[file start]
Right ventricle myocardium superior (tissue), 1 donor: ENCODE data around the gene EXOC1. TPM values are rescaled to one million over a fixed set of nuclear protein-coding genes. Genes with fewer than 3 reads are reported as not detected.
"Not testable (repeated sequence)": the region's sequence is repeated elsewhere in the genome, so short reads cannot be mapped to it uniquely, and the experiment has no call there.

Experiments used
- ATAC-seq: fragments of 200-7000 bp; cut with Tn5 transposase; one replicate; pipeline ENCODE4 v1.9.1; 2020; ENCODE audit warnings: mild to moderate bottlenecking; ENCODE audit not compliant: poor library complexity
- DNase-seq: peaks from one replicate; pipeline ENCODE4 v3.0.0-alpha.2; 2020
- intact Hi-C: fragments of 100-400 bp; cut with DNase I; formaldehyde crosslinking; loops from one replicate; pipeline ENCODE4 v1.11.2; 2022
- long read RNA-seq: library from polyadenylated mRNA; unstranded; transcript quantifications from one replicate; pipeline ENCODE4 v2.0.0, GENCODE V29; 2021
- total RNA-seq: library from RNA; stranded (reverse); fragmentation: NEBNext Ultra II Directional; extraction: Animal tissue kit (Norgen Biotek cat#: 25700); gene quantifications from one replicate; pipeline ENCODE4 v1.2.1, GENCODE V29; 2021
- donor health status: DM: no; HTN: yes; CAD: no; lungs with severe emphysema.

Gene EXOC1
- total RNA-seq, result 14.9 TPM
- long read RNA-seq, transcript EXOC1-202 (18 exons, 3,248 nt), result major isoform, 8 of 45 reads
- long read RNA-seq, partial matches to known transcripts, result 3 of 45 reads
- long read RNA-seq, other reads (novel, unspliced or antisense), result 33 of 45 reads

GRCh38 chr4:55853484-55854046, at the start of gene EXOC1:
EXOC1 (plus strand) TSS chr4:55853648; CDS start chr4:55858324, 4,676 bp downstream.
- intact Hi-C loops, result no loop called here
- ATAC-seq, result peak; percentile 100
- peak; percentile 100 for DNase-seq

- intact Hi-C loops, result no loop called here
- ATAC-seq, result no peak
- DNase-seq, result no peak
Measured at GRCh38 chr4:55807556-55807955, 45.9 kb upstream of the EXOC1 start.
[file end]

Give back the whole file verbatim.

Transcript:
Right ventricle myocardium superior (tissue), 1 donor: ENCODE data around the gene EXOC1. TPM values are rescaled to one million over a fixed set of nuclear protein-coding genes. Genes with fewer than 3 reads are reported as not detected.
"Not testable (repeated sequence)": the region's sequence is repeated elsewhere in the genome, so short reads cannot be mapped to it uniquely, and the experiment has no call there.

Experiments used
- ATAC-seq: fragments of 200-7000 bp; cut with Tn5 transposase; one replicate; pipeline ENCODE4 v1.9.1; 2020; ENCODE audit warnings: mild to moderate bottlenecking; ENCODE audit not compliant: poor library complexity
- DNase-seq: peaks from one replicate; pipeline ENCODE4 v3.0.0-alpha.2; 2020
- intact Hi-C: fragments of 100-400 bp; cut with DNase I; formaldehyde crosslinking; loops from one replicate; pipeline ENCODE4 v1.11.2; 2022
- long read RNA-seq: library from polyadenylated mRNA; unstranded; transcript quantifications from one replicate; pipeline ENCODE4 v2.0.0, GENCODE V29; 2021
- total RNA-seq: library from RNA; stranded (reverse); fragmentation: NEBNext Ultra II Directional; extraction: Animal tissue kit (Norgen Biotek cat#: 25700); gene quantifications from one replicate; pipeline ENCODE4 v1.2.1, GENCODE V29; 2021
- donor health status: DM: no; HTN: yes; CAD: no; lungs with severe emphysema.

Gene EXOC1
- total RNA-seq, result 14.9 TPM
- long read RNA-seq, transcript EXOC1-202 (18 exons, 3,248 nt), result major isoform, 8 of 45 reads
- long read RNA-seq, partial matches to known transcripts, result 3 of 45 reads
- long read RNA-seq, other reads (novel, unspliced or antisense), result 33 of 45 reads

GRCh38 chr4:55853484-55854046, at the start of gene EXOC1:
EXOC1 (plus strand) TSS chr4:55853648; CDS start chr4:55858324, 4,676 bp downstream.
- intact Hi-C loops, result no loop called here
- ATAC-seq, result peak; percentile 100
- peak; percentile 100 for DNase-seq

- intact Hi-C loops, result no loop called here
- ATAC-seq, result no peak
- DNase-seq, result no peak
Measured at GRCh38 chr4:55807556-55807955, 45.9 kb upstream of the EXOC1 start.